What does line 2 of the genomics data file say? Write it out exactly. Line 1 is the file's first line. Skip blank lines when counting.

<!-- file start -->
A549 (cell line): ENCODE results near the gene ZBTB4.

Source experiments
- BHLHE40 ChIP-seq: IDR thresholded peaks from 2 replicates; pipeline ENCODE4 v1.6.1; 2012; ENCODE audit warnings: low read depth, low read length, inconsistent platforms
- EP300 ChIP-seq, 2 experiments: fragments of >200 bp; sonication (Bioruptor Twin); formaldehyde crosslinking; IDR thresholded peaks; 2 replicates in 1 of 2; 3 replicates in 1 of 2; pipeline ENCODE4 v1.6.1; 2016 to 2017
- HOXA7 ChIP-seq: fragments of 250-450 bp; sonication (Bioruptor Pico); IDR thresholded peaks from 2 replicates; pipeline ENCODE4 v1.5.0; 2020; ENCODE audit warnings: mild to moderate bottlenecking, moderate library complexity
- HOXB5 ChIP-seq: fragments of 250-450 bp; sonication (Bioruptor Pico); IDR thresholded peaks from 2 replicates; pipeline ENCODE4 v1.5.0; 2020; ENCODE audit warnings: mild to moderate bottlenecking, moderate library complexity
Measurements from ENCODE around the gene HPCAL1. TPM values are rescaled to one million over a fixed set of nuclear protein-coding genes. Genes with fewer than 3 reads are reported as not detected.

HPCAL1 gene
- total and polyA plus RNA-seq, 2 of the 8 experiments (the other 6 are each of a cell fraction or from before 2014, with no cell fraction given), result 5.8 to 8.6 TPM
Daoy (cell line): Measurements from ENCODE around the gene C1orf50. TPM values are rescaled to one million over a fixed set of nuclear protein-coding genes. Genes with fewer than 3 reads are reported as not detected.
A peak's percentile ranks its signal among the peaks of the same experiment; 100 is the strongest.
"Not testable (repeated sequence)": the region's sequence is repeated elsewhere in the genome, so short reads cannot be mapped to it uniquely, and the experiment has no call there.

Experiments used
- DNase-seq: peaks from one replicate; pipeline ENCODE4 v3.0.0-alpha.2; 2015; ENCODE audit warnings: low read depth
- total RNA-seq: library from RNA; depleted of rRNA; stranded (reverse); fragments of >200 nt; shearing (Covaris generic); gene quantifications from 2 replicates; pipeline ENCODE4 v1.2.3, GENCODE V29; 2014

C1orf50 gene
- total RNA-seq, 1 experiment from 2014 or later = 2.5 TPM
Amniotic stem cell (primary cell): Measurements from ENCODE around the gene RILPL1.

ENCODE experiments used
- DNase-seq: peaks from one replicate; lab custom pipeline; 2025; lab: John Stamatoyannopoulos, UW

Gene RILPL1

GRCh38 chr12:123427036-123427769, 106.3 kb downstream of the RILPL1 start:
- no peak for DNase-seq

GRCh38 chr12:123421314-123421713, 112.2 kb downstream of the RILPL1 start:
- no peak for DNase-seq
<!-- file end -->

Source experiments